11-06 Assessment for future learning and research: Trends and perspectives

Description Course (no. 11-06)

This masterclass includes presentations and assignments which will encourage the participants to broaden their knowledge about assessment. Both conceptual and instrumental contributions will be included, to assure that participants understand that assessment is more than just implementing an instrument and has substantially wider educational implications.

Course objectives

The course objectives of this masterclass are that you:

  • are aware of the different purposes of assessment practices;
  • understand the use and consequences of assessment purposes and -instruments;
  • develop a personal perspective on assessment;
  • are able to embed the course elements in the context of your own research.


Participants are required:

  • to motivate why they participate in this masterclass;
  • to select a relevant article on assessment to be presented to the peer group;
  • to present their research and to define two or three questions that they should try to answer using the contributions of this masterclass;
  • to actively engage in discussions about the purpose of assessment and the implications for research.


  • Prof .dr. Cees van der Vleuten, Maastricht University
  • Dr. Dominique Sluijsmans, HAN University / Maastricht University
  • Dr. Jan van Tartwijk, University of Leiden
  • Dr. Erik Driessen, Maastricht University
  • Dr. Liesbeth Baartman, University of Utrecht
  • Dr. Judith Gulikers, Wageningen University
  • Dr. Jan-Willem Strijbos, University of Leiden

Summary of the contributions

Dr. Dominique Sluijsmans and prof. dr. Cees van der Vleuten:

  • Assessment for the future: Which elements drive learning on the long term?
    To become successful lifelong professionals, learners need to develop expertise and engage in a variety of tasks that foster continuous self-improvement. In making the transition from university to work however, many starters experience difficulties in establishing and maintaining their professional learning. Moreover, current assessment practice in education requires learners to achieve standards with certification as the ultimate goal. Although it is widely acknowledged that continuous self-improvement is crucial in many professions (Boud, 2000), our current educational system is still dominated by assessment models that do not foster long-term learning. The fixed terms for standardised exams assume uniformity of learners and a finiteness of learning: for those who are among the best of their peer group or attain the minimal standards, there is no reason to continue learning. Moreover, these models reinforce learners test behaviour - the books disappear in the drawer after the final exams (Frederiksen, 1984). This short-term focus on assessment hampers learning in the long-term, because certified students may not be equipped to continue learning in the ways needed for employment. In this panel discussion, it is argued that if we strive for learning on the long-term both assessment models and the current purposes of assessment are not sufficient. In this contribution, we introduce three elements that may impact the assessment for the longer term: integrated assessment tasks, the communication about assessment results and the involvement of students in assessment. Participants are engaged to interactively discuss these elements.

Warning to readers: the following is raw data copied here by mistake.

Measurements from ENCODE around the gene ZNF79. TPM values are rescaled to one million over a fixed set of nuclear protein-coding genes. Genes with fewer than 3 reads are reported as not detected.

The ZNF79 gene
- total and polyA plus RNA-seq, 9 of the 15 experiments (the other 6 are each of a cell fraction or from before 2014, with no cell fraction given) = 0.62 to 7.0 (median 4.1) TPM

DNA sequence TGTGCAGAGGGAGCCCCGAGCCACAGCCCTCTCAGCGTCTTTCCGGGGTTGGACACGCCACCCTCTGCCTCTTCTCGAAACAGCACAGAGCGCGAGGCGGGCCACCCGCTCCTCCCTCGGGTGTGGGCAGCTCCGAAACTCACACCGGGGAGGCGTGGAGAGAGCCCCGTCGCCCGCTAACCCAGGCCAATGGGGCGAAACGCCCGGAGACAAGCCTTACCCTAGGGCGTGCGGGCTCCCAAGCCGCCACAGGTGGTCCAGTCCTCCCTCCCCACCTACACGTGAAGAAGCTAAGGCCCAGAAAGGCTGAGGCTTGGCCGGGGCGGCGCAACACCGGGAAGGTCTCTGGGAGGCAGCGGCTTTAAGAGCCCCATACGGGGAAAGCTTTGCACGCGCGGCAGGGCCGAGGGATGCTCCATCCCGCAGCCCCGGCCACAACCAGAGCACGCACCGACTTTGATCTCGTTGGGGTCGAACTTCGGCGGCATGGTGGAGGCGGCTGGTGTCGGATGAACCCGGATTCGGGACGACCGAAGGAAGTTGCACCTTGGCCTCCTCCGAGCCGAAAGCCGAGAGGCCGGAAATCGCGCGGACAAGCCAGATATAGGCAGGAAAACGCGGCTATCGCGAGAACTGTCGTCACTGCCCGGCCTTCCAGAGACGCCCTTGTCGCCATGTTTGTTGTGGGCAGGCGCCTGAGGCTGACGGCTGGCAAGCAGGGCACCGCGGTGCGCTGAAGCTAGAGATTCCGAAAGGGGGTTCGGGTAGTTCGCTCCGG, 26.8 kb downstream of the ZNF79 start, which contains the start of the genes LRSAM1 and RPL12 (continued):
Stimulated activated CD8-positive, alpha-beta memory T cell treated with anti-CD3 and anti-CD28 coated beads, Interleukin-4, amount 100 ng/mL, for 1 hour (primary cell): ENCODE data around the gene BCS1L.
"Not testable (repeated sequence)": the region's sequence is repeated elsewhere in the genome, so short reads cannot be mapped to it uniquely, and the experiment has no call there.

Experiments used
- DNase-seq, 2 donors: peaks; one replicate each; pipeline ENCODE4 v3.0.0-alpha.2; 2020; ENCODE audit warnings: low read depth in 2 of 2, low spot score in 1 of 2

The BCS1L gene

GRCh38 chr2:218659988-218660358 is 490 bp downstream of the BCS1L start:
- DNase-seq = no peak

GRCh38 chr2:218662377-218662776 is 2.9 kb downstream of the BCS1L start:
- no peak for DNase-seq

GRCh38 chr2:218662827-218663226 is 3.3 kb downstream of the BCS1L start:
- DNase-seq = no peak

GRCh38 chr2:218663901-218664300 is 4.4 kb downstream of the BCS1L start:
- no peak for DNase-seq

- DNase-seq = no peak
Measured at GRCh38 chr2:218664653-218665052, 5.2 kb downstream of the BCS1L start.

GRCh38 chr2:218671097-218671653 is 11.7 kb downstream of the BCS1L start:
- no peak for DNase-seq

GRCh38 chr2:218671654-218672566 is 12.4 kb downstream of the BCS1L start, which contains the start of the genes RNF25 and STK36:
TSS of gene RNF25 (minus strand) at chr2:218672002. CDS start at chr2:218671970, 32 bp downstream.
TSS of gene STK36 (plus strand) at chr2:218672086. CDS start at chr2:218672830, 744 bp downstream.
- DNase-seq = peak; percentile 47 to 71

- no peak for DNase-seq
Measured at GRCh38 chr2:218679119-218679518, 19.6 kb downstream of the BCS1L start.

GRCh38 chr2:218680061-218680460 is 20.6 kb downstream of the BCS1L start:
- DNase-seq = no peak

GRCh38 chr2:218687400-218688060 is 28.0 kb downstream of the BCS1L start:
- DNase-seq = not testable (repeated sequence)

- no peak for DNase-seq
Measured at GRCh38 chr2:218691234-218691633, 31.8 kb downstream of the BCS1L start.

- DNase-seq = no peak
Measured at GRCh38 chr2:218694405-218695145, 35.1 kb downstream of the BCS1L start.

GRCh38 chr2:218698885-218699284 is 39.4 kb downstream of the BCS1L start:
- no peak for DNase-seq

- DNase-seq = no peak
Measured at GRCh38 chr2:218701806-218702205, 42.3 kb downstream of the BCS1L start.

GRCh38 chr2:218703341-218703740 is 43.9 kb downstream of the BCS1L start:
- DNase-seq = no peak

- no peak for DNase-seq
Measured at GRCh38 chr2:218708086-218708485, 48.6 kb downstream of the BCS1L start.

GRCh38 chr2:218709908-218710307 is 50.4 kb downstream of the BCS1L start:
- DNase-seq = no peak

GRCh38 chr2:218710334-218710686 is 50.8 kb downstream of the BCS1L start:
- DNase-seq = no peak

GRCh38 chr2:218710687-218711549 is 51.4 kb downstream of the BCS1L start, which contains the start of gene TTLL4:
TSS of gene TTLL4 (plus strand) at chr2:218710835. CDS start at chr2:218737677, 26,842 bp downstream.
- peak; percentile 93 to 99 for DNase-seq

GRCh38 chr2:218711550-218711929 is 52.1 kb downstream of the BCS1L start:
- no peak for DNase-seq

Dr. Jan van Tartwijk and Dr. Erik Driessen:

  • Portfolios and learning from experience
    To learn form experiences, trainees have to (a) self-assess their task performance, (b) reflect on what went right or wrong, why and what was their own part in this, and (c) makes plans for improvement. The literature shows that the quality of self assessment is problematic. Portfolios can help trainees to improve the validity of their self assessment and ground their reflections. Portfolio can also be used as tools for summative assessment. For assessors the challenge is to combine evidence from various sources which is gathered in different contexts. Strategies from qualitative research can be helpful here.In the workshop, first we will present an overview of research findings about the quality of portfolio assessment for formative and summative purposes. Subsequently, the participants will practice with assessing and discussing competence using information from a portfolio.

Dr. Liesbeth Baartman:

  • Quality of Competence Assessment Programmes
    Many authors argue that competence should be assessed using a mix or programme of different assessment methods. Such programmes, or Competence Assessment Programmes, are often used in practice, and consist of combinations of both traditional tests and newer assessment methods. The quality of such assessments is highly debated, in which traditional tests are said to be less valid for the assessment of competence, while newer assessment such as portfolios or performance assessments are argued to be too unreliable to be used for summative purposes. In this workshop, a framework of 12 quality criteria for CAPs is presented and discussed. New approaches to validity and reliability are combined with quality criteria such as meaningfulness and fitness for self-assessment. Participants are encouraged to evaluate the quality of the assessment used in their own research, and to provide strong arguments / evidence to support quality.